Managing Asthma

Working Together

We spoke to asthma patients and health professionals (such as physicians, nurses, nurse practitioners, physician assistants, pharmacists and health educators) about important messages for managing asthma. This brochure captures some of the ideas they shared, and is intended for patients and health professionals to use together to improve their partnership in managing asthma.

We learned people may have different views about asthma

What Asthma Patients & Parents Said What Doctors & Other Health Professionals Said Ideas for the Patient and the Health Care Team
I don't understand the disease of asthma, what symptoms to look for or how to get properly diagnosed. Patients need to know their asthma symptoms and how to deal with them. Discuss how asthma affects the body. Hands-on models and color pictures can be helpful tools for health professionals and patients.
How do I know when and how to take the different medications? How do I know when to call the doctor or get emergency medical care? Patients need a tool to help manage their asthma. Each person's plan will be different and created just for him or her. Create a written asthma action plan. The doctor, patient and caregiver develop the action plan together. It is patient-specific and is updated to ensure a person's asthma is under control. (See "What is an Asthma Action Plan?" for more details about how this tool can help people better manage their asthma.)
Why take medication if I am feeling fine? Besides, I don't want my child taking steroids. And I worry about side effects. Know the difference between quick relief medication and controller medication. Using medication regularly, and not just when you have an episode or attack, is the way to control asthma. The goal is prevention - to stop asthma attacks before they happen. Discuss concerns about asthma medication - for example, asthma steroids are not the same as the ones misused by some athletes.
I have no idea how to use the inhaler. Patients should know how to use their inhalers. Take time to show and understand the proper use of the inhaler and spacer. Doctors, physician assistants, health educators, nurses, CAEs (certified asthma educators), respiratory therapists and pharmacists can all help.
The doctor talked to me about smoke, pets and dust mites. I know those bother some people. It's trial and error to figure out what makes my asthma symptoms worse. Learn about the triggers that make asthma symptoms worse or lead to an asthma attack. Keep a log to track what seems to make asthma symptoms worse - activities, places, weather, animals, etc. A peak flow meter checks how well a person breathes and can monitor asthma symptoms, how well medication is working and what triggers in the environment are having an effect.
I wish I had more time to spend with my doctor. I wish I had more time to spend with my patients. Make the most of your time - see "Ideas for Questions to Ask at Your Next Appointment" to get some ideas!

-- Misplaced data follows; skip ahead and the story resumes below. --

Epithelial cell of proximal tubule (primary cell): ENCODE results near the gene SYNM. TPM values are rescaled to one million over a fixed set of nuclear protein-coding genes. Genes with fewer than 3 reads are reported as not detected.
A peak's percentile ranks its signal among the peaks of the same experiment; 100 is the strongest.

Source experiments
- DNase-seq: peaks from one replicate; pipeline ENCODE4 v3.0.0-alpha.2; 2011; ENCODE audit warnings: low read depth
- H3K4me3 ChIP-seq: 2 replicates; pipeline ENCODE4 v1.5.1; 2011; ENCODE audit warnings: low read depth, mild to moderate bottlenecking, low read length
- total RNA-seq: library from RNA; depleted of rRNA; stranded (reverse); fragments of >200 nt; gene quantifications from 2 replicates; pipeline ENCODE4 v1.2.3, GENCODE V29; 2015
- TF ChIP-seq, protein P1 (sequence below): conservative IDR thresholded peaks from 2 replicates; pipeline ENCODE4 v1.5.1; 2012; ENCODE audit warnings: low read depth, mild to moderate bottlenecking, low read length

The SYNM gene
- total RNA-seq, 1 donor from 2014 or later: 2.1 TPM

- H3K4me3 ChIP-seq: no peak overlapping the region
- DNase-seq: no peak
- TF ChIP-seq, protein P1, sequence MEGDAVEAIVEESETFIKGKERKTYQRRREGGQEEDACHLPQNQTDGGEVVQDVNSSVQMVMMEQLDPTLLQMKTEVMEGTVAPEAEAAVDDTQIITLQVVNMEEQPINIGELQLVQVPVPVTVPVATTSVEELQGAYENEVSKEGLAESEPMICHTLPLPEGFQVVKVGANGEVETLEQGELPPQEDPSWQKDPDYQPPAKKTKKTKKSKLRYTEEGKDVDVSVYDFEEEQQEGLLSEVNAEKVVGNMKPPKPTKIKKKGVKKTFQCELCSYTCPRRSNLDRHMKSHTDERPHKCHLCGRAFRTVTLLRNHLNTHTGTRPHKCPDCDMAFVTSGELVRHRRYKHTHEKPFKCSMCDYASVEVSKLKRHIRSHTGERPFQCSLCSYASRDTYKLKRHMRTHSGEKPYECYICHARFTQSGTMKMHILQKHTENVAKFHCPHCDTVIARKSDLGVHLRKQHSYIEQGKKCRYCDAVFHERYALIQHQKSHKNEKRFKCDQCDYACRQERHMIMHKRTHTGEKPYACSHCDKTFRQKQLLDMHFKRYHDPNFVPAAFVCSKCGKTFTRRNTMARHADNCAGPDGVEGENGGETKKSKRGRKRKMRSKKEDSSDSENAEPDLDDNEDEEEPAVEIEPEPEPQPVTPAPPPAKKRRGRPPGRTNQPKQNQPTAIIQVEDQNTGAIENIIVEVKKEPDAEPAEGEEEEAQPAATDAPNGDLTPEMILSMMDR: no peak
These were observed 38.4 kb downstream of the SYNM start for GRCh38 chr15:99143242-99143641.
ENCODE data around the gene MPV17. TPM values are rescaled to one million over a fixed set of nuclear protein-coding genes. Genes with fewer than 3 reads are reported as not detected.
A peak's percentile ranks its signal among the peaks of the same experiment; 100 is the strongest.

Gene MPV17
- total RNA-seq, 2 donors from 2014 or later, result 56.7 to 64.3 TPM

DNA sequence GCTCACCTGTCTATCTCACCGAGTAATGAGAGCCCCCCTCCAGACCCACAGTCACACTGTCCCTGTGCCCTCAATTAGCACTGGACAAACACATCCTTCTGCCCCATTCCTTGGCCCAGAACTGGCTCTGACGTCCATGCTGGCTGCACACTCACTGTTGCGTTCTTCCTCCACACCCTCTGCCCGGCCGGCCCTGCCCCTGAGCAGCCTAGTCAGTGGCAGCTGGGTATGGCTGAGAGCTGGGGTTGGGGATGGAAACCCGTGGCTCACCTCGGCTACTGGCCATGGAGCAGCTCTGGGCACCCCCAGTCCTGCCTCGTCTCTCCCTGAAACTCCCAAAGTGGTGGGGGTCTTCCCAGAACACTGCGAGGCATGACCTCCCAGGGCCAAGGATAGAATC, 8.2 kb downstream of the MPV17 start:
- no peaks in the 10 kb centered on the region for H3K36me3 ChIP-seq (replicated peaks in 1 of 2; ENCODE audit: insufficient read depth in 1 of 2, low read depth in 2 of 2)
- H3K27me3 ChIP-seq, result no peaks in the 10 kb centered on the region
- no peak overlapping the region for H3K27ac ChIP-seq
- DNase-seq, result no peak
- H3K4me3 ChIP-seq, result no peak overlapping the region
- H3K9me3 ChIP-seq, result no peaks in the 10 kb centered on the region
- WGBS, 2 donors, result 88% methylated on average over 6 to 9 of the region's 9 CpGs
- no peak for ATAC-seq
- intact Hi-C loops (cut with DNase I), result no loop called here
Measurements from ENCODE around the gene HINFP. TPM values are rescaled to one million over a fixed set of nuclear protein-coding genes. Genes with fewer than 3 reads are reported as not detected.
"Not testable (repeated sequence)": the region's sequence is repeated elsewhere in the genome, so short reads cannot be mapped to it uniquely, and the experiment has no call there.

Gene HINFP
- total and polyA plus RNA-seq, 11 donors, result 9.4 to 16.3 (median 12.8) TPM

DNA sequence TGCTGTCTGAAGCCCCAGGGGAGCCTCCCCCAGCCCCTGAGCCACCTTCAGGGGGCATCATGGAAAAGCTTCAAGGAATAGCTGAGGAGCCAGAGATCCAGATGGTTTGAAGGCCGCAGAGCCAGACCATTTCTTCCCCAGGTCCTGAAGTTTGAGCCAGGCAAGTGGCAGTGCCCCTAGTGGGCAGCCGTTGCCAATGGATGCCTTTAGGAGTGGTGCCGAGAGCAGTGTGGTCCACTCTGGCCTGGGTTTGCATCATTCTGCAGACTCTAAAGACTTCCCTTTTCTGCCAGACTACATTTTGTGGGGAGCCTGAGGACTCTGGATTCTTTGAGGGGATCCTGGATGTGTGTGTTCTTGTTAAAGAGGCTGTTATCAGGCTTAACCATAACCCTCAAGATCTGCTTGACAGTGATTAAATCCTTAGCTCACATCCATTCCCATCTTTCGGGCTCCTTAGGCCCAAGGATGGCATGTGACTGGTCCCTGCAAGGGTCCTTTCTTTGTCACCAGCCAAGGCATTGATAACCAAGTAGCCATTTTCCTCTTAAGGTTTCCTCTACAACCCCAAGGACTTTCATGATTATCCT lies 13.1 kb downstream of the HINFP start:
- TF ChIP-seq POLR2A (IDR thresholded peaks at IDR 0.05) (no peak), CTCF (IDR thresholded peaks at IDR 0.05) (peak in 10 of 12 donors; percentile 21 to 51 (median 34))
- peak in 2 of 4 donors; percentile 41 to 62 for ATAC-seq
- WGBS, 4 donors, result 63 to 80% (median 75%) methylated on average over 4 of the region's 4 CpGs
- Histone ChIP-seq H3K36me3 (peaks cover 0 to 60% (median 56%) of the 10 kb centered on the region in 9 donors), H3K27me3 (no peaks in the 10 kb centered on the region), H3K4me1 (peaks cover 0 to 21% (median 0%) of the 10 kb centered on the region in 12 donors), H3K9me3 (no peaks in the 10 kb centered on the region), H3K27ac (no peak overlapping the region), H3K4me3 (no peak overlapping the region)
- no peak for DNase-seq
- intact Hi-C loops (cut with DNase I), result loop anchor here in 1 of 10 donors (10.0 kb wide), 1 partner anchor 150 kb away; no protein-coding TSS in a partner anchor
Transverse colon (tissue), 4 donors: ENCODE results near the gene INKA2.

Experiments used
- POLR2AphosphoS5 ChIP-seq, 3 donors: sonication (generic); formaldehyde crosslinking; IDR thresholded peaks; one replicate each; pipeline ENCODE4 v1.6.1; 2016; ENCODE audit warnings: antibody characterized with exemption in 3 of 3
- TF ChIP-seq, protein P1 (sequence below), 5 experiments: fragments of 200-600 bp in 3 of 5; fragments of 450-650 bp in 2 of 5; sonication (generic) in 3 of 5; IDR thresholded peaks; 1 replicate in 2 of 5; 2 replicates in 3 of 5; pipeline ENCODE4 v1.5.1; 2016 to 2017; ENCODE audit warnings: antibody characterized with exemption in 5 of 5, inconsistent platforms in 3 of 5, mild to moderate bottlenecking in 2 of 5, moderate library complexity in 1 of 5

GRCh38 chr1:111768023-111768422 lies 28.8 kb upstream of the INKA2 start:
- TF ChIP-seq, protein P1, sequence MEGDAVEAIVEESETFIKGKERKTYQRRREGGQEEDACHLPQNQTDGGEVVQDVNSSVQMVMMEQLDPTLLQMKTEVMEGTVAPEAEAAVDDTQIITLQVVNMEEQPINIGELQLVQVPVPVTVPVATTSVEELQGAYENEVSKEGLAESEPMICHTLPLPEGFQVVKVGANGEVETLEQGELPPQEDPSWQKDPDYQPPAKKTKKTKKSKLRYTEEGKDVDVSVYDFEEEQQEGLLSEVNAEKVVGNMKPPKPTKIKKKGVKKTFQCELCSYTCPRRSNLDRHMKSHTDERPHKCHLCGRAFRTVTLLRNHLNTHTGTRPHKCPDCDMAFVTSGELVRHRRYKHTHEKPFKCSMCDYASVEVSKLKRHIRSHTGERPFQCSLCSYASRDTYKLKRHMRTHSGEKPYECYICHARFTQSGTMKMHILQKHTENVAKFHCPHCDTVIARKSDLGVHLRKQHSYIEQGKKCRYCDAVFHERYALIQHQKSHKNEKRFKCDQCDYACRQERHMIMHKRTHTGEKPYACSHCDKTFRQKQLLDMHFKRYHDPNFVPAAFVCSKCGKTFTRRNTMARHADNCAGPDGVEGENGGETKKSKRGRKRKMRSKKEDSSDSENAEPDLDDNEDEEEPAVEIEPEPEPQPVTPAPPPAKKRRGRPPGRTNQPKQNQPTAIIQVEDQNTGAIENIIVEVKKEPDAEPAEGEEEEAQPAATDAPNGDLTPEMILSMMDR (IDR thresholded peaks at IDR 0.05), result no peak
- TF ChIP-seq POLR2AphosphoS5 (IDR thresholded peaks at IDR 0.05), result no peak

Ideas for Questions to Ask at Your Next Appointment

  • What is asthma and how does it affect my body?
  • What happens during an attack? What are the early warning signs and symptoms?
  • What kind of exercise can I do?
  • How does the medication work? How do I know which medication to take and when?
  • How do I use the inhaler/spacer/holding chamber/nebulizer properly?
  • How and when do I use a peak flow meter?
  • How do I figure out my personal triggers for asthma?
  • What in my home, workplace, school, yard, etc., seems to make my asthma symptoms worse?
  • What does it mean to "manage" asthma? If it is a chronic disease that never goes away, how well should I expect to feel?
  • What tools can I use to learn how to manage my asthma when it is first diagnosed and later on?
  • When is it helpful to see an asthma specialist?
  • What resources are recommended - materials to read, people to talk to, local services to use?

What is an Asthma Action Plan?

An asthma action plan is a document that health professionals and patients/families develop together. It is a tool that helps monitor and manage asthma flare-ups. The asthma action plan should be updated at least every 6 months. An asthma plan should include:

  • Daily controller and quick-relief medications - how often and how much
  • When and how medication needs to be adjusted
  • What to do when asthma symptoms get worse or wake you up at night
  • How to interpret peak flow meter scores or worsening symptoms
  • When to call the doctor
  • What to do in an emergency

The asthma action plan should be carried by the patient, be part of their medical record and also be provided to family, school or other contacts that need to be familiar with it. Free asthma action plans (English and Spanish) and other resources are available from the New York State Health Department on the Asthma Action Plan and Informational Materials page.

Asthma Resources